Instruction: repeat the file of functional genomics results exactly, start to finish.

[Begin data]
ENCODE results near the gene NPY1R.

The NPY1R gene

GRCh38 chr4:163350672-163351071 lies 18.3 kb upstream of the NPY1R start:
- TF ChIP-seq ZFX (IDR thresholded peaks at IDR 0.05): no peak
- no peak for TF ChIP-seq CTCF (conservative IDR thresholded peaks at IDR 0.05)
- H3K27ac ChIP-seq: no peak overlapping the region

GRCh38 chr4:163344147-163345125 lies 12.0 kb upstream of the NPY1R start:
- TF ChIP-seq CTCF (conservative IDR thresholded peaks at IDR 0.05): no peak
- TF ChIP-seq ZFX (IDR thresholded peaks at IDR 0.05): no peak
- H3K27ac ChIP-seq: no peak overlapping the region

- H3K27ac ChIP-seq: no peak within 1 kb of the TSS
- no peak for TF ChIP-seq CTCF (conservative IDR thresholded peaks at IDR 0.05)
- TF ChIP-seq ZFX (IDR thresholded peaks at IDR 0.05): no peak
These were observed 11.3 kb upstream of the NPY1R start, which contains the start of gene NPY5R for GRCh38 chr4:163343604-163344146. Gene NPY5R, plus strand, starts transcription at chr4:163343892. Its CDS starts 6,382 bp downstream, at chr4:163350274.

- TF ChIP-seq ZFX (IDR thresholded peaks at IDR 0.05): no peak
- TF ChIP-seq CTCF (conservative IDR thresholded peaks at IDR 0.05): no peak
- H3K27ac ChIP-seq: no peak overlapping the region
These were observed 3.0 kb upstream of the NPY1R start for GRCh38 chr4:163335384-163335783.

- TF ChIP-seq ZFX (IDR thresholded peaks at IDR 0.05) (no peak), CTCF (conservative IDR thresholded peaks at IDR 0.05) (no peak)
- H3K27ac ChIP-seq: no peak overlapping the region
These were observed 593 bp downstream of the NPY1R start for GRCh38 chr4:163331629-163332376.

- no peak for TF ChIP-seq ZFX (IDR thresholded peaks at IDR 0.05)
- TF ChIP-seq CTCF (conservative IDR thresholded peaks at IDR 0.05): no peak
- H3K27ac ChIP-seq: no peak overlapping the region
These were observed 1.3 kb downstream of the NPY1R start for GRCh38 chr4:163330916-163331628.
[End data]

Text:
ENCODE results near the gene NPY1R.

The NPY1R gene

GRCh38 chr4:163350672-163351071 lies 18.3 kb upstream of the NPY1R start:
- TF ChIP-seq ZFX (IDR thresholded peaks at IDR 0.05): no peak
- no peak for TF ChIP-seq CTCF (conservative IDR thresholded peaks at IDR 0.05)
- H3K27ac ChIP-seq: no peak overlapping the region

GRCh38 chr4:163344147-163345125 lies 12.0 kb upstream of the NPY1R start:
- TF ChIP-seq CTCF (conservative IDR thresholded peaks at IDR 0.05): no peak
- TF ChIP-seq ZFX (IDR thresholded peaks at IDR 0.05): no peak
- H3K27ac ChIP-seq: no peak overlapping the region

- H3K27ac ChIP-seq: no peak within 1 kb of the TSS
- no peak for TF ChIP-seq CTCF (conservative IDR thresholded peaks at IDR 0.05)
- TF ChIP-seq ZFX (IDR thresholded peaks at IDR 0.05): no peak
These were observed 11.3 kb upstream of the NPY1R start, which contains the start of gene NPY5R for GRCh38 chr4:163343604-163344146. Gene NPY5R, plus strand, starts transcription at chr4:163343892. Its CDS starts 6,382 bp downstream, at chr4:163350274.

- TF ChIP-seq ZFX (IDR thresholded peaks at IDR 0.05): no peak
- TF ChIP-seq CTCF (conservative IDR thresholded peaks at IDR 0.05): no peak
- H3K27ac ChIP-seq: no peak overlapping the region
These were observed 3.0 kb upstream of the NPY1R start for GRCh38 chr4:163335384-163335783.

- TF ChIP-seq ZFX (IDR thresholded peaks at IDR 0.05) (no peak), CTCF (conservative IDR thresholded peaks at IDR 0.05) (no peak)
- H3K27ac ChIP-seq: no peak overlapping the region
These were observed 593 bp downstream of the NPY1R start for GRCh38 chr4:163331629-163332376.

- no peak for TF ChIP-seq ZFX (IDR thresholded peaks at IDR 0.05)
- TF ChIP-seq CTCF (conservative IDR thresholded peaks at IDR 0.05): no peak
- H3K27ac ChIP-seq: no peak overlapping the region
These were observed 1.3 kb downstream of the NPY1R start for GRCh38 chr4:163330916-163331628.